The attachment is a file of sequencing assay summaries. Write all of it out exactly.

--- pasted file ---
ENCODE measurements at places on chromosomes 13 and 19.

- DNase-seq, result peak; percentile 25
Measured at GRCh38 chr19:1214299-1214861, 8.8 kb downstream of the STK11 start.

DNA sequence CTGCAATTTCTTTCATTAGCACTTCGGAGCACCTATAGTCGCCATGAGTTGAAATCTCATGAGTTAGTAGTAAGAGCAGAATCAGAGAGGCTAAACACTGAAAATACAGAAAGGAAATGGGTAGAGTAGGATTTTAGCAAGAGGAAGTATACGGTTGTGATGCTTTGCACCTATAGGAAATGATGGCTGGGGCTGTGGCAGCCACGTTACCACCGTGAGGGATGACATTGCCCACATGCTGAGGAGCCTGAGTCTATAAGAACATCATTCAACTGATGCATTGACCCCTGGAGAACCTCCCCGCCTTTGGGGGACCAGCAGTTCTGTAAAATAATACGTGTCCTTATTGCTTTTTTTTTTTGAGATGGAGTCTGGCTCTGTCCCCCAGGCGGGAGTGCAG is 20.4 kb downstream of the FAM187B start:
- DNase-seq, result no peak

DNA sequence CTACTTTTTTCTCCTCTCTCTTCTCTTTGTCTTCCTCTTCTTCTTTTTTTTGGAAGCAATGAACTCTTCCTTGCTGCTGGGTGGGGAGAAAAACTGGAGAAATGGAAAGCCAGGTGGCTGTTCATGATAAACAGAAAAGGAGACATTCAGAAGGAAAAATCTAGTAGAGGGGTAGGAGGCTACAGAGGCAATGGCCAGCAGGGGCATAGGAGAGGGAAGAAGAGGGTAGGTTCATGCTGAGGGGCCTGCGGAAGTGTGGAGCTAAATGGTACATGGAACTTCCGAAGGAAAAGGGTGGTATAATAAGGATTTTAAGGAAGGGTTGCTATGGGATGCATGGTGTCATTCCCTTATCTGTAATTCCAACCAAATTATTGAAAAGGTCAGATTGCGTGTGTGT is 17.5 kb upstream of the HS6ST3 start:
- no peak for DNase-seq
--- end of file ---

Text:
ENCODE measurements at places on chromosomes 13 and 19.

- DNase-seq, result peak; percentile 25
Measured at GRCh38 chr19:1214299-1214861, 8.8 kb downstream of the STK11 start.

DNA sequence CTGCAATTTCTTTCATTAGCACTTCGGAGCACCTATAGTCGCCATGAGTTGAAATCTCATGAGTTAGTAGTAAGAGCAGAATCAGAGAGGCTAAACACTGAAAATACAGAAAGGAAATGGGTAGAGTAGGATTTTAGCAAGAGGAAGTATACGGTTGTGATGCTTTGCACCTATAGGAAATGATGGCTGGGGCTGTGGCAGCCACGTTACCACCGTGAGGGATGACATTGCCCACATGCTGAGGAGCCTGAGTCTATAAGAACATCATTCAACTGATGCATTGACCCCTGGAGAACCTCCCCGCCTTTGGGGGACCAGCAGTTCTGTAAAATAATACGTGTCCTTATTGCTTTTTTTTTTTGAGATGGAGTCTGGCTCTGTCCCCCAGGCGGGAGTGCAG is 20.4 kb downstream of the FAM187B start:
- DNase-seq, result no peak

DNA sequence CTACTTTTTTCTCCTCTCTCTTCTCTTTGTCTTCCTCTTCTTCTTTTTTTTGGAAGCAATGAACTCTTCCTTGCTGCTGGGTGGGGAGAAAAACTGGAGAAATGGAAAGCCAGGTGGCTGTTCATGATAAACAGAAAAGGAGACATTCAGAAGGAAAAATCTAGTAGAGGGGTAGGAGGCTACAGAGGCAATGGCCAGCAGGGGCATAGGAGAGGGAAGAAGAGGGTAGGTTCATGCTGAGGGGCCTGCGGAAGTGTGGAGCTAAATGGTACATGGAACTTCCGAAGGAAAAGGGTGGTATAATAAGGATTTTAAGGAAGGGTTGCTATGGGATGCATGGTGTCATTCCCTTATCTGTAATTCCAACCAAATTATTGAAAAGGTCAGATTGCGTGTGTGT is 17.5 kb upstream of the HS6ST3 start:
- no peak for DNase-seq